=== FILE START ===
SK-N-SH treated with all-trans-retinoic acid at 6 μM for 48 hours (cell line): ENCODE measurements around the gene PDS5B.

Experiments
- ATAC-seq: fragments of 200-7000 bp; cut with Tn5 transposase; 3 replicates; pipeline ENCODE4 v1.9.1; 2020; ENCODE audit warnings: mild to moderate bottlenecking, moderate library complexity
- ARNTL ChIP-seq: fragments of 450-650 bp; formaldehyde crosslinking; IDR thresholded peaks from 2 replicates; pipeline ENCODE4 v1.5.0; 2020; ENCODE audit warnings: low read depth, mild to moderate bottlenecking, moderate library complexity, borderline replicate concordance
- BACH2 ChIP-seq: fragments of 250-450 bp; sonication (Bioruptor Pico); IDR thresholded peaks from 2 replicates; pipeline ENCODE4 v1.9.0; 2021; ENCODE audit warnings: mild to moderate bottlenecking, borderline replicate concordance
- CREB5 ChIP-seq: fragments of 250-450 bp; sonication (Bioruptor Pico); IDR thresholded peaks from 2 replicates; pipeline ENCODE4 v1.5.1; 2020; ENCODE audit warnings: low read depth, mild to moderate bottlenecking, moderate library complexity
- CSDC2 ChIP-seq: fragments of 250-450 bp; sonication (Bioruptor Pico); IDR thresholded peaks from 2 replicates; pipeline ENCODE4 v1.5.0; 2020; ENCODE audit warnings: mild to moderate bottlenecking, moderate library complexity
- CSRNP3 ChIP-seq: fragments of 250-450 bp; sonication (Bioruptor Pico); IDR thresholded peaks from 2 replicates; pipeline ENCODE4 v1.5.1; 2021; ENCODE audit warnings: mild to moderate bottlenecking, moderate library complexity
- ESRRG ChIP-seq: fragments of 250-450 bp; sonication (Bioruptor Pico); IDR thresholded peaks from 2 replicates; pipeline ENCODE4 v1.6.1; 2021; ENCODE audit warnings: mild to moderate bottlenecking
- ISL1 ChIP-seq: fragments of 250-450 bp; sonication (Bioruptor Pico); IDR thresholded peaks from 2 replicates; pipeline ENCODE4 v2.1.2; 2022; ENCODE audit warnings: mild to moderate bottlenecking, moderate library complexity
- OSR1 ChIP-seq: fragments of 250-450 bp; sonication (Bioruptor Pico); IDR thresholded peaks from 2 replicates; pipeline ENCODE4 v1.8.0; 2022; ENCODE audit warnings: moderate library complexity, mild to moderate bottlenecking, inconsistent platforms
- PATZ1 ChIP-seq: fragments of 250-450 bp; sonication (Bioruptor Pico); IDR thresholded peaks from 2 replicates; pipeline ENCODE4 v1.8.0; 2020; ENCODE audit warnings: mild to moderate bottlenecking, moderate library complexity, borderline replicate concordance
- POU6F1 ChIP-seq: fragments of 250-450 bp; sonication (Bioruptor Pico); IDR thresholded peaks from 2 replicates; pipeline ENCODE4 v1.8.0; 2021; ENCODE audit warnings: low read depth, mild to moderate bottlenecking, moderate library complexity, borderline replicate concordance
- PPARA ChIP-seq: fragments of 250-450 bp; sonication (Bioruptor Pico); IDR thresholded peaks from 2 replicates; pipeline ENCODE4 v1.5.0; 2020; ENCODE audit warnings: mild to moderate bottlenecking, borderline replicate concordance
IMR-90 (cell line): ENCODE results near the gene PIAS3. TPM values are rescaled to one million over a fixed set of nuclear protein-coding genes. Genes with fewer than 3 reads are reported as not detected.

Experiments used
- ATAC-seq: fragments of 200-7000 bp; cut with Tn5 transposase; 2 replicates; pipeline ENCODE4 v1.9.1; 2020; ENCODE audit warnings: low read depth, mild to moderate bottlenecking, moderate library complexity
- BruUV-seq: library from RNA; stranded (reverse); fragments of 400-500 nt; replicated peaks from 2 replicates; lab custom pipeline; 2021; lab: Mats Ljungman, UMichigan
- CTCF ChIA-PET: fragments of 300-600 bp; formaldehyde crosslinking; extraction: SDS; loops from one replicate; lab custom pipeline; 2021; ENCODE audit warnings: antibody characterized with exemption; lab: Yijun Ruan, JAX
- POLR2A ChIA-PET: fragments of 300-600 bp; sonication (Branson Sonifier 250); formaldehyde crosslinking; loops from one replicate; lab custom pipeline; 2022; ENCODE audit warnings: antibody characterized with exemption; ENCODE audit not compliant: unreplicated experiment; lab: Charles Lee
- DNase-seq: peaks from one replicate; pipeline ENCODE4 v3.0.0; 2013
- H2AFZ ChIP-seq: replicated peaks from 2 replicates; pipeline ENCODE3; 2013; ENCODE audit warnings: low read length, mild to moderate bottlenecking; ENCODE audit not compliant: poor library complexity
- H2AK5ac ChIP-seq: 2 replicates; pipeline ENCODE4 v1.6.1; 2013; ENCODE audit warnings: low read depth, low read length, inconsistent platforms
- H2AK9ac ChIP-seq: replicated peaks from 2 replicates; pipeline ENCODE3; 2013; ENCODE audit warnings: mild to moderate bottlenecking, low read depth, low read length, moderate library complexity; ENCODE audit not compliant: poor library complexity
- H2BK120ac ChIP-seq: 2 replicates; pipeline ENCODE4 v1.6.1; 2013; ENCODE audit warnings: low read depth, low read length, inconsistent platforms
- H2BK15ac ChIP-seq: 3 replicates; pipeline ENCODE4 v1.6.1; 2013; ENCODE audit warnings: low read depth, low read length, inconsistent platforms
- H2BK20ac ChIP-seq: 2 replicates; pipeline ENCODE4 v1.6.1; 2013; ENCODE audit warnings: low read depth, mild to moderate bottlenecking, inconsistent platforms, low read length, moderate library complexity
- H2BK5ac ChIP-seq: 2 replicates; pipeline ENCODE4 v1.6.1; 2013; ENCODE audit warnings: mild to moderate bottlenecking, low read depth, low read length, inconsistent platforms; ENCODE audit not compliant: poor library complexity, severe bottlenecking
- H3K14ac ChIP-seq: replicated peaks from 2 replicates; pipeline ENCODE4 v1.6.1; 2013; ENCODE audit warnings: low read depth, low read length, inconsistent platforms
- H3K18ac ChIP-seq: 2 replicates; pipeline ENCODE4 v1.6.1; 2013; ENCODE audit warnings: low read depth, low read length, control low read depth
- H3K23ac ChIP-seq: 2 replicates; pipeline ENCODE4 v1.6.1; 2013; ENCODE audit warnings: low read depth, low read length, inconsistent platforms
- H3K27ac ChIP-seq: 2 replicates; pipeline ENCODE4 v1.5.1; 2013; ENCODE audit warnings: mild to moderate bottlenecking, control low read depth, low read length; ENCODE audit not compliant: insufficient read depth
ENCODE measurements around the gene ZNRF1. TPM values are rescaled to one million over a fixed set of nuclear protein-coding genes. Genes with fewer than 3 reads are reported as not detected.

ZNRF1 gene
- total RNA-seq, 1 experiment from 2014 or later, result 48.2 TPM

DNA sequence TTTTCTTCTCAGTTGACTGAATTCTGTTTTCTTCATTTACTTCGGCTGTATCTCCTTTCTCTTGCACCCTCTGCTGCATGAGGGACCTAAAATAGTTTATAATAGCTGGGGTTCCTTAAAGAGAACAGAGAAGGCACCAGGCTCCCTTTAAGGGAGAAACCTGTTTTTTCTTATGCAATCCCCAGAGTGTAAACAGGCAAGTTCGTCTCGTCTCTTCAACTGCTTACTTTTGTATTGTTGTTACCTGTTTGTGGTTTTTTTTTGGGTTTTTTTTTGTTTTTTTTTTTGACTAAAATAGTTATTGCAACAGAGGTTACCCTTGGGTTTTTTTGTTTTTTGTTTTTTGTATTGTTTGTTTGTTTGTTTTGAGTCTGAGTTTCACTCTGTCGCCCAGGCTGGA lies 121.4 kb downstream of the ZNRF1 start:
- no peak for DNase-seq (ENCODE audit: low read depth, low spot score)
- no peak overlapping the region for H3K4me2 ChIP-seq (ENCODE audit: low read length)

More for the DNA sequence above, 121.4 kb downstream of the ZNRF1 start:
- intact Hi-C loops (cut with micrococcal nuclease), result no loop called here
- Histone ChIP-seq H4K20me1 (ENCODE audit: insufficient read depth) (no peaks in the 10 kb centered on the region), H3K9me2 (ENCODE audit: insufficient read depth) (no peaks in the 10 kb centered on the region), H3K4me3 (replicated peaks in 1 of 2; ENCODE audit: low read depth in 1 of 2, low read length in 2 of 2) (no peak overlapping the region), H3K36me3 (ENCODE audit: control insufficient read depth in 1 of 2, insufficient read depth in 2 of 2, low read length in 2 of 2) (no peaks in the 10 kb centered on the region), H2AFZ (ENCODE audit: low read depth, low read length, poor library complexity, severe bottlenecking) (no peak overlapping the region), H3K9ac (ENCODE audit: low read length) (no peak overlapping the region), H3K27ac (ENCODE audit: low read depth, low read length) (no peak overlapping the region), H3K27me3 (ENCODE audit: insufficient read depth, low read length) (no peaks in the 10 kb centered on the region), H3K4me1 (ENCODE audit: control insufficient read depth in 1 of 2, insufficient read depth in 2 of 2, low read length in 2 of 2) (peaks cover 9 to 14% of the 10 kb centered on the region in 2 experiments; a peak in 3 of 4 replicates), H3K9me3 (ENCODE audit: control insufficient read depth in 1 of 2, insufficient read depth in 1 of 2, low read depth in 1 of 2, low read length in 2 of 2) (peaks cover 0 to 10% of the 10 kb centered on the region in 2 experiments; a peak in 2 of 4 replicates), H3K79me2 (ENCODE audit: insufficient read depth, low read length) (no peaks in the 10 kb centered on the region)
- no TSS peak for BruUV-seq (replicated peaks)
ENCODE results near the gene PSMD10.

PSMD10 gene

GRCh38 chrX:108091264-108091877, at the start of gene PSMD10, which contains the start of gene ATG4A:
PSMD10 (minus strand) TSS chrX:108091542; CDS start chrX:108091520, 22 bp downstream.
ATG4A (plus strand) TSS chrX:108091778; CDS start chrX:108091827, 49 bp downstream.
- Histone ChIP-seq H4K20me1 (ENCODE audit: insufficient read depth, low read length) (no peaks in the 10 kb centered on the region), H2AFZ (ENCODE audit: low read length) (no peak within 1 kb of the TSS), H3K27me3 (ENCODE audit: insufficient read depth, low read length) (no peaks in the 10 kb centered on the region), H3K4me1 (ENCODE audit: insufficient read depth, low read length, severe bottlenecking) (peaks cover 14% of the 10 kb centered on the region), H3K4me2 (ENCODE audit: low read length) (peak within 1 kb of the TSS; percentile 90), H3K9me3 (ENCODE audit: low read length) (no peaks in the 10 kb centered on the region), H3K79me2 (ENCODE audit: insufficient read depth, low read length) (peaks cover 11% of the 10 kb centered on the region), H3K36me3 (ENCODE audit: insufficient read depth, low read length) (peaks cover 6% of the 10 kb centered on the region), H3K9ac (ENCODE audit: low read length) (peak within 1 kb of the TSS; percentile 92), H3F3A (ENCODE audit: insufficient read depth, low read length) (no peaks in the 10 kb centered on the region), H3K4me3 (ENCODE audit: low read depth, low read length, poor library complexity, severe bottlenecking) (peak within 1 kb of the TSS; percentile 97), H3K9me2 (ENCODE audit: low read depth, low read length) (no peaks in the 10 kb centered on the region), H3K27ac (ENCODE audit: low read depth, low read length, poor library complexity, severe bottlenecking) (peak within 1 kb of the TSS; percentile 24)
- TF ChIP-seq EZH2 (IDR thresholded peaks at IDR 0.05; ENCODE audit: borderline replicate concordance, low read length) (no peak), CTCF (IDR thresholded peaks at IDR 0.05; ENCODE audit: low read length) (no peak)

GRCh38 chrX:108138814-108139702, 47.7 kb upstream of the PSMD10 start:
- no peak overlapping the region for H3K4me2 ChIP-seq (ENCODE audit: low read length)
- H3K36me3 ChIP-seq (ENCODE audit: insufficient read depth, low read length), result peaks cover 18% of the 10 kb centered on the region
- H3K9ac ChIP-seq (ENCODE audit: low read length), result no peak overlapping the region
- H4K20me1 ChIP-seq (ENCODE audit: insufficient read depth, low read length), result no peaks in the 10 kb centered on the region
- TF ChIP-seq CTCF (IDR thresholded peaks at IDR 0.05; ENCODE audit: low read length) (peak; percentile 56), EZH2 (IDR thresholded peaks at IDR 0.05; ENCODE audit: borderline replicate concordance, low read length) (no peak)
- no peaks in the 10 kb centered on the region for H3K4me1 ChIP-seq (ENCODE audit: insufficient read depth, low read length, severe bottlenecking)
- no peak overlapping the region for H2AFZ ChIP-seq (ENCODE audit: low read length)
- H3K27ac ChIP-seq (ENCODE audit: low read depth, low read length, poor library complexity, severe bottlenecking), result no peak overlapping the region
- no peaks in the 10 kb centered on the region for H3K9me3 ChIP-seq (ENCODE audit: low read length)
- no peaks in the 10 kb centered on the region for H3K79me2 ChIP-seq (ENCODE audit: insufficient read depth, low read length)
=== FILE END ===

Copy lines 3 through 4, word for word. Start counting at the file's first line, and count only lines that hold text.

- ATAC-seq: fragments of 200-7000 bp; cut with Tn5 transposase; 3 replicates; pipeline ENCODE4 v1.9.1; 2020; ENCODE audit warnings: mild to moderate bottlenecking, moderate library complexity
- ARNTL ChIP-seq: fragments of 450-650 bp; formaldehyde crosslinking; IDR thresholded peaks from 2 replicates; pipeline ENCODE4 v1.5.0; 2020; ENCODE audit warnings: low read depth, mild to moderate bottlenecking, moderate library complexity, borderline replicate concordance